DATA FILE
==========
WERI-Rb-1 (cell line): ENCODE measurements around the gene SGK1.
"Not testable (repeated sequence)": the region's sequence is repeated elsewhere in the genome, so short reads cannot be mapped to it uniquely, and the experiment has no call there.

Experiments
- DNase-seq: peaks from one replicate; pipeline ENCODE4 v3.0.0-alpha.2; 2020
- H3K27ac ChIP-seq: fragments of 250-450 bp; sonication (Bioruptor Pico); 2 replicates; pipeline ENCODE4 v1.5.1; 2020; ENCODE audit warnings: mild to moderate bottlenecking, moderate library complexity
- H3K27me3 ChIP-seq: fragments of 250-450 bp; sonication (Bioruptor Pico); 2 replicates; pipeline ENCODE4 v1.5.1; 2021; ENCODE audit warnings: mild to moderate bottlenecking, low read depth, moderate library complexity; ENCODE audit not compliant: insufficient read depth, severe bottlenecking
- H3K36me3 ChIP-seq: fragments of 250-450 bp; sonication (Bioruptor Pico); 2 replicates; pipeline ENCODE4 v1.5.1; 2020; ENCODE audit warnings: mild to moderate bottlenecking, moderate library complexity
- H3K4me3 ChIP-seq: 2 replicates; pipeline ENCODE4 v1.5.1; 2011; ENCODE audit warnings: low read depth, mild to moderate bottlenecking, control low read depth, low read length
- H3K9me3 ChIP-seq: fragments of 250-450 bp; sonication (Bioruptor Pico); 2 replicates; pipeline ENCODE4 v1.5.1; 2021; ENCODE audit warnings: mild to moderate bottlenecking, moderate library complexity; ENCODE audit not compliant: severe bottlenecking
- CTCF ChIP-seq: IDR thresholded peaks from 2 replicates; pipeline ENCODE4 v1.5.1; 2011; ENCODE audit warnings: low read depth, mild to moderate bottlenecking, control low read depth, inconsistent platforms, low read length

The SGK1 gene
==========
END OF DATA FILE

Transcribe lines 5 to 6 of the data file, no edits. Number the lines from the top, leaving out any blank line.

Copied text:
- H3K27ac ChIP-seq: fragments of 250-450 bp; sonication (Bioruptor Pico); 2 replicates; pipeline ENCODE4 v1.5.1; 2020; ENCODE audit warnings: mild to moderate bottlenecking, moderate library complexity
- H3K27me3 ChIP-seq: fragments of 250-450 bp; sonication (Bioruptor Pico); 2 replicates; pipeline ENCODE4 v1.5.1; 2021; ENCODE audit warnings: mild to moderate bottlenecking, low read depth, moderate library complexity; ENCODE audit not compliant: insufficient read depth, severe bottlenecking